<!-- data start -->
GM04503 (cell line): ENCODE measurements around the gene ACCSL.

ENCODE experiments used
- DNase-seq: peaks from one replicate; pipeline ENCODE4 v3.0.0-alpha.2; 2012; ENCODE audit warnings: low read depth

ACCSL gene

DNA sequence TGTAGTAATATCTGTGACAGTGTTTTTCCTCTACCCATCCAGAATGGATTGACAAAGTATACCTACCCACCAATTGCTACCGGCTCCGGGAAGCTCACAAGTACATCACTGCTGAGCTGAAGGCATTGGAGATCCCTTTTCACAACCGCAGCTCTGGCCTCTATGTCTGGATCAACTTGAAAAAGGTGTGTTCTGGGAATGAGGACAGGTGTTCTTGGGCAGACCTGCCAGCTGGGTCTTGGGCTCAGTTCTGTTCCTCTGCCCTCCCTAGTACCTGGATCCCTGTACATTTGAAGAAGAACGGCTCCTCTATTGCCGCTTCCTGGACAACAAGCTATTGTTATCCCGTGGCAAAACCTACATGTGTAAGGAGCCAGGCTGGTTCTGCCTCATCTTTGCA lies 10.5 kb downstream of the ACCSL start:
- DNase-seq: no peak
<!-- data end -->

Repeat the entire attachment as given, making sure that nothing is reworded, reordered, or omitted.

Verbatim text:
GM04503 (cell line): ENCODE measurements around the gene ACCSL.

ENCODE experiments used
- DNase-seq: peaks from one replicate; pipeline ENCODE4 v3.0.0-alpha.2; 2012; ENCODE audit warnings: low read depth

ACCSL gene

DNA sequence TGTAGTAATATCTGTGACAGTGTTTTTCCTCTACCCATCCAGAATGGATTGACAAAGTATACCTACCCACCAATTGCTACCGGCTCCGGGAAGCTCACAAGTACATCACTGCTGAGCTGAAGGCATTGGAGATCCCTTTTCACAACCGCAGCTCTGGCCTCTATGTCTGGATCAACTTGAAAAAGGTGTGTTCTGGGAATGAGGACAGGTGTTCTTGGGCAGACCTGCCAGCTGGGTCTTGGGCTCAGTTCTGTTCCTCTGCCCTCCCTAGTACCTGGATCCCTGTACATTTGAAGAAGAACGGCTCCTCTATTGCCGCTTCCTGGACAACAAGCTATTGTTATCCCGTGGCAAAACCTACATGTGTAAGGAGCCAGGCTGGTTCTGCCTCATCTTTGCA lies 10.5 kb downstream of the ACCSL start:
- DNase-seq: no peak